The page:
An Analysis of the Dark Side of Nintendo

Many of us grew up with Nintendo. While some have stayed loyal to the company’s silly charms, others have moved on. As such, it’s frequently reasoned that the company is for kids. I’ll nevertheless proudly admit that I am still a firm Nintendo fan. It can certainly be seen that they strive for “family appeal”, with bright vivid colours and round characters like Kirby and Mario. But I’d like to posit that, much like Disney and Pixar, Nintendo is using its child-friendly aesthetic to teach players of all ages about some deep, complex themes, particularly in recent years.

In an interview with Gamespot, Splatoon 2 producer Hisashi Nogami states:

We actually have a phrase in Japan: “dark Nintendo” or “the dark side of Nintendo.” It’s not …that we’re spending too much time trying to make sure our games are edgy and dark, but that we want them to be believable. We want them to feel like they have heft and weight to them.

It’s something that hovers in the background in order to give characters that three-dimensional feeling.”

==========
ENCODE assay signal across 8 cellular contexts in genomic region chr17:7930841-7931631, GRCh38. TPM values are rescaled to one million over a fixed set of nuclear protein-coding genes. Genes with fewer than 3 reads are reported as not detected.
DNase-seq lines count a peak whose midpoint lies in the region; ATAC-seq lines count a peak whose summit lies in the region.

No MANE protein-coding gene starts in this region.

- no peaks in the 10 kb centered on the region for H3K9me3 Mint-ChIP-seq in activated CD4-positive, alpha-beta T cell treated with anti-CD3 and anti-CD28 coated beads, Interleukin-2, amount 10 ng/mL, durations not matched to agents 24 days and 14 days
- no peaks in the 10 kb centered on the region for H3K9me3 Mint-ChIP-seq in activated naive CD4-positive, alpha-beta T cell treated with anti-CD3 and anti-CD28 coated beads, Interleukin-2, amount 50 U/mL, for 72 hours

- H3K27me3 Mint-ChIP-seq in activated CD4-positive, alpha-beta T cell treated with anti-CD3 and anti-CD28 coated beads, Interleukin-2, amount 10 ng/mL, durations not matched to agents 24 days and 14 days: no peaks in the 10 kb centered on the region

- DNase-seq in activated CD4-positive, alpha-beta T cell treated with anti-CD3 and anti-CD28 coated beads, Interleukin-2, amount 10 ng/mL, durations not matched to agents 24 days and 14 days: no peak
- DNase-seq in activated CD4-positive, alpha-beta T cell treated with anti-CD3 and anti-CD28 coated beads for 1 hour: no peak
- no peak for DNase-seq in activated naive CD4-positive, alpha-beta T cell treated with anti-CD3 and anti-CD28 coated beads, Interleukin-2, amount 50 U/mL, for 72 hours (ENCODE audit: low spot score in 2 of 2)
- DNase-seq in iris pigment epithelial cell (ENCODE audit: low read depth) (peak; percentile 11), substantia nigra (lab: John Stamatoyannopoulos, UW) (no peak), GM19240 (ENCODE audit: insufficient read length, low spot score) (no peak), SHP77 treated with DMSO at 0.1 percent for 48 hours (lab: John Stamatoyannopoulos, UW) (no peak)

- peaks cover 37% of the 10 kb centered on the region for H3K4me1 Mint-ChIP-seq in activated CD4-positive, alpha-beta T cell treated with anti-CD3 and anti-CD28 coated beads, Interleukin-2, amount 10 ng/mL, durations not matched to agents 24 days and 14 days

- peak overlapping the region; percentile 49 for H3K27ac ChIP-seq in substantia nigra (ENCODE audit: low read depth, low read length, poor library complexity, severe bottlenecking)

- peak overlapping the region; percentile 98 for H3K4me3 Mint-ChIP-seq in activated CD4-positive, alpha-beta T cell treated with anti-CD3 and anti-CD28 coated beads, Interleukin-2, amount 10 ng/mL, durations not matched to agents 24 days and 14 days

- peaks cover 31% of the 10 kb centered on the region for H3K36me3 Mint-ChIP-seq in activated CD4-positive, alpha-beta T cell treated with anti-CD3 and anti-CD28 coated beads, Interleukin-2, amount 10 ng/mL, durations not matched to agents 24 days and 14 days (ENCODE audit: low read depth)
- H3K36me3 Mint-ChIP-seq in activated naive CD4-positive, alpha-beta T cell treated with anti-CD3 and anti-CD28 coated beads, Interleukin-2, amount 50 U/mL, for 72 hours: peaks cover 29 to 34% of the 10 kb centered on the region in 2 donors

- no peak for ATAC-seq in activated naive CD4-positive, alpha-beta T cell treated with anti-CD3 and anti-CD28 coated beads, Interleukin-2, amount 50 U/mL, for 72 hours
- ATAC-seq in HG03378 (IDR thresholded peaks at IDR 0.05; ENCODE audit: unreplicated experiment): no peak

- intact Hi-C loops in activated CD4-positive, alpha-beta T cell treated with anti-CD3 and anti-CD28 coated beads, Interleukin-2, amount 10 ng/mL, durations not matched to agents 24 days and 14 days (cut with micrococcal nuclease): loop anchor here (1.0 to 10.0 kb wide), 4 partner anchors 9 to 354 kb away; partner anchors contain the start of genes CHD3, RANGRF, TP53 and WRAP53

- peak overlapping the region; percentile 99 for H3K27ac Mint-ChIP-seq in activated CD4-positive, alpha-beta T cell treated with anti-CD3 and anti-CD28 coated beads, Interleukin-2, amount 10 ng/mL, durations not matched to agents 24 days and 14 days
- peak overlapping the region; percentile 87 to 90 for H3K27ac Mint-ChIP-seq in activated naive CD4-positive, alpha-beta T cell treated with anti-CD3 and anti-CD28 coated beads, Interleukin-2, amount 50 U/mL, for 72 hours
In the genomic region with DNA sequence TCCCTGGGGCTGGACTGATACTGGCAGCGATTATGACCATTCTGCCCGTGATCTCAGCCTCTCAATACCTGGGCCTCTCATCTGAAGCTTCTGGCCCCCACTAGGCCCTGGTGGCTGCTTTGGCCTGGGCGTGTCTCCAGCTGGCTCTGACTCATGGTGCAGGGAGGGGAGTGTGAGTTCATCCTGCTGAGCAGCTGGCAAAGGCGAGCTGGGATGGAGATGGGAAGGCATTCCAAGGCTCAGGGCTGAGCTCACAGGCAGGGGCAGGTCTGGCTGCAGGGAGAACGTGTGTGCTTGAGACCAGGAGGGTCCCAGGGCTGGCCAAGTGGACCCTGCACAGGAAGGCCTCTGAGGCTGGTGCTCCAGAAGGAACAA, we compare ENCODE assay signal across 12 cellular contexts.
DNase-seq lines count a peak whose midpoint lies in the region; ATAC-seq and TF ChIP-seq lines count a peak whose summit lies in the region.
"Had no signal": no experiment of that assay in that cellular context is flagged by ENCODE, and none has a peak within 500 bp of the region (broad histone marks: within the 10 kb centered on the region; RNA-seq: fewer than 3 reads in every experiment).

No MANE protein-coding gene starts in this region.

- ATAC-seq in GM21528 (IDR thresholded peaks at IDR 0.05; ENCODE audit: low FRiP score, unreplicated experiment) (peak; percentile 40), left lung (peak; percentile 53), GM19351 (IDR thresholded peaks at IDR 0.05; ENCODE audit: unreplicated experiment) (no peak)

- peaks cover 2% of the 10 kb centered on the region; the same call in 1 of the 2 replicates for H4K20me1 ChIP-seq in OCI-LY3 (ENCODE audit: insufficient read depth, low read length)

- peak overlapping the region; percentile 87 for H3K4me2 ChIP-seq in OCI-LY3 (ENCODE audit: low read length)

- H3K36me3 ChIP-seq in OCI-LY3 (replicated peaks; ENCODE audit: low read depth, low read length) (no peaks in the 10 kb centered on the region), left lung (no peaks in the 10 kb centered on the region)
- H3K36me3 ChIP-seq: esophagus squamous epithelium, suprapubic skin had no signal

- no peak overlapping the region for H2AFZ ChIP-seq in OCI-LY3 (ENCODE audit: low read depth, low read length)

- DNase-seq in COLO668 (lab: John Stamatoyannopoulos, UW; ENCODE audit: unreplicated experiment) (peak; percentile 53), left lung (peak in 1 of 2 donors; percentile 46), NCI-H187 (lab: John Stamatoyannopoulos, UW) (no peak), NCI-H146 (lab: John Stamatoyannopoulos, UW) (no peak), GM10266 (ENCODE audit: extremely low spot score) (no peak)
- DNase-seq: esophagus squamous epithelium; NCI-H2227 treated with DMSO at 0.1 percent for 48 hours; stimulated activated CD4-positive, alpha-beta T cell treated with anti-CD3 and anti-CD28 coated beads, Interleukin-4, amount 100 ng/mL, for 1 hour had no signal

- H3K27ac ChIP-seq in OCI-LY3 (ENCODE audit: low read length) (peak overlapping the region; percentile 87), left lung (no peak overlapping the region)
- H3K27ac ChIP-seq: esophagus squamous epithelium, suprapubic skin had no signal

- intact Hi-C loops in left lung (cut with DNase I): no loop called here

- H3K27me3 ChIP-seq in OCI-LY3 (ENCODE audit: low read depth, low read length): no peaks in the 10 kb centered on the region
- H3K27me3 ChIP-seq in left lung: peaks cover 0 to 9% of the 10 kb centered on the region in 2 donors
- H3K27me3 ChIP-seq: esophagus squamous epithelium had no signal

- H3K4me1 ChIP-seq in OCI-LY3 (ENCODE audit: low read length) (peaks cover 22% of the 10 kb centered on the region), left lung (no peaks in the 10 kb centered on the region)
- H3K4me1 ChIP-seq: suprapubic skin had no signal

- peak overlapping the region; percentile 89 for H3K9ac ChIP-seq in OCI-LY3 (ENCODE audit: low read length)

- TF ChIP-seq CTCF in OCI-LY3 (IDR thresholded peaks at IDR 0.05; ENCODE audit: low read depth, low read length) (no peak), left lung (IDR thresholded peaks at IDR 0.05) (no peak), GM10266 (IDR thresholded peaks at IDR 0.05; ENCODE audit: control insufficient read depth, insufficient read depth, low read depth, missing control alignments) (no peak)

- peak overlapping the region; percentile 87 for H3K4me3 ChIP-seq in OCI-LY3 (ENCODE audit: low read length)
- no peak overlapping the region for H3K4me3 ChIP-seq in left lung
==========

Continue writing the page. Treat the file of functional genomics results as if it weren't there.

With this point in mind, I’ll be discussing three of Nintendo’s most recent AAA releases, Splatoon 2, Super Mario Odyssey, and The Legend of Zelda: Breath of the Wild, exploring their use of mature themes. Please be aware that spoilers abound.

In many ways, Breath of the Wild is more deserving of its title The Legend of Zelda than any other game in the series. Within the massive open world, players can discover memories from 100 years ago, which mainly focus on Zelda’s struggles. To her, the “chosen hero” Link could seemingly wield the Master Sword with ease. On the other hand, even after ten long years of training, she still can’t awaken her own powers. Her birthright, the powers was foretold in a prophecy thrust upon her, still elude her. Even at the crucial moment of Ganon’s return, she fails to unlock her sealing magic, and she blames herself for the fall of her kingdom. Breath of the Wild is the story of Zelda, and how she failed. Within the memories, we can see Zelda frustrated with herself, comparing Link’s successes and assumed easy life with her own failures. She wishes she could escape her burdens and live her life as a scholar, while her father tells her to give up on her dreams, as her scholarly research must be getting in the way of her duties, and stopping her from unlocking her power. At this point, due to the pressures put upon her by others, from the prophecy, to the comparisons to Link, the player can see a deep depiction of depression and anxiety, through Zelda thinking of herself as a failure.